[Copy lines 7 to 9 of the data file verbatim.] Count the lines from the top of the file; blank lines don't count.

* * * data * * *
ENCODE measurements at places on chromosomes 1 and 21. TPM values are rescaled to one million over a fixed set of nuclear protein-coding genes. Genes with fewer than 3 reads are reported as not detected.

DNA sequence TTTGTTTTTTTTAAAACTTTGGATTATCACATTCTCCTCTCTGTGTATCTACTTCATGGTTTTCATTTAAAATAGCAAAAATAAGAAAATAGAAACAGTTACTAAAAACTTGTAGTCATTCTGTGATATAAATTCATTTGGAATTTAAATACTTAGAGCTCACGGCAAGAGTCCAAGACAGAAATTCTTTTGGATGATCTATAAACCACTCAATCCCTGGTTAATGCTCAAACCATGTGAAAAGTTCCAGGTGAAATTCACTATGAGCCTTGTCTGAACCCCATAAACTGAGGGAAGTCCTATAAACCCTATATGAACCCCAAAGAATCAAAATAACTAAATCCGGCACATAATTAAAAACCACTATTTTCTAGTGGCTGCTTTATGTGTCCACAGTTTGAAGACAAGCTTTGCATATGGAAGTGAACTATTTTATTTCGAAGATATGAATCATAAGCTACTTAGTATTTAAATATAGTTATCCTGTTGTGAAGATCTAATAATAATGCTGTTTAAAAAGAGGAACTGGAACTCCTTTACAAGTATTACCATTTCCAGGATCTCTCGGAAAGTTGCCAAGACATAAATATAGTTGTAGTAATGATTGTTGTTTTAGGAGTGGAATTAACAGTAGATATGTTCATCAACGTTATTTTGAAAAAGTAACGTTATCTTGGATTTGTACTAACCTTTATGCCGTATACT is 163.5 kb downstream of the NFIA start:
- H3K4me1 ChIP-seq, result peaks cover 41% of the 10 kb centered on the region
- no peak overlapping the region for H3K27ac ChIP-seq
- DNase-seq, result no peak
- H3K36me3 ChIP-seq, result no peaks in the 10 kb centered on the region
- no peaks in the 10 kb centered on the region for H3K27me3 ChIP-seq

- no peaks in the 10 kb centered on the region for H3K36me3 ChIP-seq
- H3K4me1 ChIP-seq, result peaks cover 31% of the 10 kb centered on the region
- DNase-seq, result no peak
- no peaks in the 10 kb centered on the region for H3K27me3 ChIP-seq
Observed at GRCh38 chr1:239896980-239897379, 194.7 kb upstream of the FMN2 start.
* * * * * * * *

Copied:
- no peaks in the 10 kb centered on the region for H3K27me3 ChIP-seq

- no peaks in the 10 kb centered on the region for H3K36me3 ChIP-seq
- H3K4me1 ChIP-seq, result peaks cover 31% of the 10 kb centered on the region